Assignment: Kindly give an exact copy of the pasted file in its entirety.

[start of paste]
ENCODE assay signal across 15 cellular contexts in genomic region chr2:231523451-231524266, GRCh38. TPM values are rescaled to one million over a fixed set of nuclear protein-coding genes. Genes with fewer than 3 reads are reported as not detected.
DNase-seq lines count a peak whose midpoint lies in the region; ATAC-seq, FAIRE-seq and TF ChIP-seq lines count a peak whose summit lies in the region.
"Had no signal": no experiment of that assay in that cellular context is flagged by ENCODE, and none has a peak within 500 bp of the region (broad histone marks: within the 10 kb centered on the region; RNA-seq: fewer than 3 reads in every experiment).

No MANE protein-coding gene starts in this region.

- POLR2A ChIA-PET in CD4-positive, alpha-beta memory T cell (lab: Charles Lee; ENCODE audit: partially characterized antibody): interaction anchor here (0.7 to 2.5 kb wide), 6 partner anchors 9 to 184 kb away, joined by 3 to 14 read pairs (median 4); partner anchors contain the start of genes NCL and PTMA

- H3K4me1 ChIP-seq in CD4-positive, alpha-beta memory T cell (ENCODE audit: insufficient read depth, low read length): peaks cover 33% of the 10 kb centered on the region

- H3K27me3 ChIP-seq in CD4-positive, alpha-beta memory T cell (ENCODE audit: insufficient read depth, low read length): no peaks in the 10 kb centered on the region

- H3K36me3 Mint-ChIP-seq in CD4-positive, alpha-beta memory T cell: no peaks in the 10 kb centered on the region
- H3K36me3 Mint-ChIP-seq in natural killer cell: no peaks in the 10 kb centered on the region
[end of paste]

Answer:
ENCODE assay signal across 15 cellular contexts in genomic region chr2:231523451-231524266, GRCh38. TPM values are rescaled to one million over a fixed set of nuclear protein-coding genes. Genes with fewer than 3 reads are reported as not detected.
DNase-seq lines count a peak whose midpoint lies in the region; ATAC-seq, FAIRE-seq and TF ChIP-seq lines count a peak whose summit lies in the region.
"Had no signal": no experiment of that assay in that cellular context is flagged by ENCODE, and none has a peak within 500 bp of the region (broad histone marks: within the 10 kb centered on the region; RNA-seq: fewer than 3 reads in every experiment).

No MANE protein-coding gene starts in this region.

- POLR2A ChIA-PET in CD4-positive, alpha-beta memory T cell (lab: Charles Lee; ENCODE audit: partially characterized antibody): interaction anchor here (0.7 to 2.5 kb wide), 6 partner anchors 9 to 184 kb away, joined by 3 to 14 read pairs (median 4); partner anchors contain the start of genes NCL and PTMA

- H3K4me1 ChIP-seq in CD4-positive, alpha-beta memory T cell (ENCODE audit: insufficient read depth, low read length): peaks cover 33% of the 10 kb centered on the region

- H3K27me3 ChIP-seq in CD4-positive, alpha-beta memory T cell (ENCODE audit: insufficient read depth, low read length): no peaks in the 10 kb centered on the region

- H3K36me3 Mint-ChIP-seq in CD4-positive, alpha-beta memory T cell: no peaks in the 10 kb centered on the region
- H3K36me3 Mint-ChIP-seq in natural killer cell: no peaks in the 10 kb centered on the region